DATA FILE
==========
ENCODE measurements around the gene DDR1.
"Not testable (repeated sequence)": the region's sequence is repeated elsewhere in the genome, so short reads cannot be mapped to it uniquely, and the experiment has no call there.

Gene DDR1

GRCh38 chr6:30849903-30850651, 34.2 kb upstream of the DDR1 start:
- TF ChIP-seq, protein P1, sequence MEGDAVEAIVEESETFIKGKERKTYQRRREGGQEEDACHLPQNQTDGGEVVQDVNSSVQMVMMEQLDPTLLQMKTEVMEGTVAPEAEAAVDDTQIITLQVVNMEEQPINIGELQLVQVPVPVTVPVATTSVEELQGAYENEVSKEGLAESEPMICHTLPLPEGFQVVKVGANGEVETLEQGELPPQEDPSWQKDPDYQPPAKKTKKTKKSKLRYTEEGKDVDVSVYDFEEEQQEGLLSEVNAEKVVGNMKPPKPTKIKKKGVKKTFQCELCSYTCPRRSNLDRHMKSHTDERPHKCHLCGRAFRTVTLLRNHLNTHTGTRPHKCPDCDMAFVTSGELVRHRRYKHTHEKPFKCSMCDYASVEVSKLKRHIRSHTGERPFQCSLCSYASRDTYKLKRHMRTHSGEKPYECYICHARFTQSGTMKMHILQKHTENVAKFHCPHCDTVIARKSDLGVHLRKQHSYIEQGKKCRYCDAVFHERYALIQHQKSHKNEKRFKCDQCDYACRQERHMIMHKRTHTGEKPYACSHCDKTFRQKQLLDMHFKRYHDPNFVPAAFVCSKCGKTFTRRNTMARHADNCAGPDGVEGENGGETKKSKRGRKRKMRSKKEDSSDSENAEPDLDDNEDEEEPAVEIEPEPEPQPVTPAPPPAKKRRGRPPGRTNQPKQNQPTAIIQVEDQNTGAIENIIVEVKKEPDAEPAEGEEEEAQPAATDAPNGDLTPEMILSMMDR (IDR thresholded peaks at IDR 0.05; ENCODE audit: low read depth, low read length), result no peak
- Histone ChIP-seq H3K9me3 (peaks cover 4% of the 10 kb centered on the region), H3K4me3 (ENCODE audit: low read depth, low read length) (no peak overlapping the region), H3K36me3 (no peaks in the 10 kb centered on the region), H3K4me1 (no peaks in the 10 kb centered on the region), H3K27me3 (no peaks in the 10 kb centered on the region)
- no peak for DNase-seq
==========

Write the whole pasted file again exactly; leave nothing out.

ENCODE measurements around the gene DDR1.
"Not testable (repeated sequence)": the region's sequence is repeated elsewhere in the genome, so short reads cannot be mapped to it uniquely, and the experiment has no call there.

Gene DDR1

GRCh38 chr6:30849903-30850651, 34.2 kb upstream of the DDR1 start:
- TF ChIP-seq, protein P1, sequence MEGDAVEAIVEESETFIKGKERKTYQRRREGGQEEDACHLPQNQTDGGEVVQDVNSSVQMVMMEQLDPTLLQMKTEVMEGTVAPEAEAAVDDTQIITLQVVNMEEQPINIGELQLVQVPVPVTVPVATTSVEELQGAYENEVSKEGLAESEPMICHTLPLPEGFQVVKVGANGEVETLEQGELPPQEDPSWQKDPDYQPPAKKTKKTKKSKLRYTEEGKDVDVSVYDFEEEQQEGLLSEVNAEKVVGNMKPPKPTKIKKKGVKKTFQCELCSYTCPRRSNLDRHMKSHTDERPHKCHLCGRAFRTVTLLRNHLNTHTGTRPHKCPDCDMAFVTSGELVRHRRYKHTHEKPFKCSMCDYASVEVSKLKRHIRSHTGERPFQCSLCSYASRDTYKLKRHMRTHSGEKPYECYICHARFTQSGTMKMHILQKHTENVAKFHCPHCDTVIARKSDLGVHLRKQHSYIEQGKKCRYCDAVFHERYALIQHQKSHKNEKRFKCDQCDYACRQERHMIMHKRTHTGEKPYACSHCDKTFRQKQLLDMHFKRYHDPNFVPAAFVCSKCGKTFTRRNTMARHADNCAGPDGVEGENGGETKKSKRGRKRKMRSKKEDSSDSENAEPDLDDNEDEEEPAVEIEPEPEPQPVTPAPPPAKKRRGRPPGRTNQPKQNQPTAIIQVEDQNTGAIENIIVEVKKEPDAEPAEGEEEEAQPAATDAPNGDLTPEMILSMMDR (IDR thresholded peaks at IDR 0.05; ENCODE audit: low read depth, low read length), result no peak
- Histone ChIP-seq H3K9me3 (peaks cover 4% of the 10 kb centered on the region), H3K4me3 (ENCODE audit: low read depth, low read length) (no peak overlapping the region), H3K36me3 (no peaks in the 10 kb centered on the region), H3K4me1 (no peaks in the 10 kb centered on the region), H3K27me3 (no peaks in the 10 kb centered on the region)
- no peak for DNase-seq